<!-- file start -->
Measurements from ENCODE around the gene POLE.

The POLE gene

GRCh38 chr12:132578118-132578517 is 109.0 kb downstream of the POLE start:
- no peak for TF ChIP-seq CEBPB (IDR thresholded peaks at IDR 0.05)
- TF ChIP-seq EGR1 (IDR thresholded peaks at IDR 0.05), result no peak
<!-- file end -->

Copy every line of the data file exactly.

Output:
Measurements from ENCODE around the gene POLE.

The POLE gene

GRCh38 chr12:132578118-132578517 is 109.0 kb downstream of the POLE start:
- no peak for TF ChIP-seq CEBPB (IDR thresholded peaks at IDR 0.05)
- TF ChIP-seq EGR1 (IDR thresholded peaks at IDR 0.05), result no peak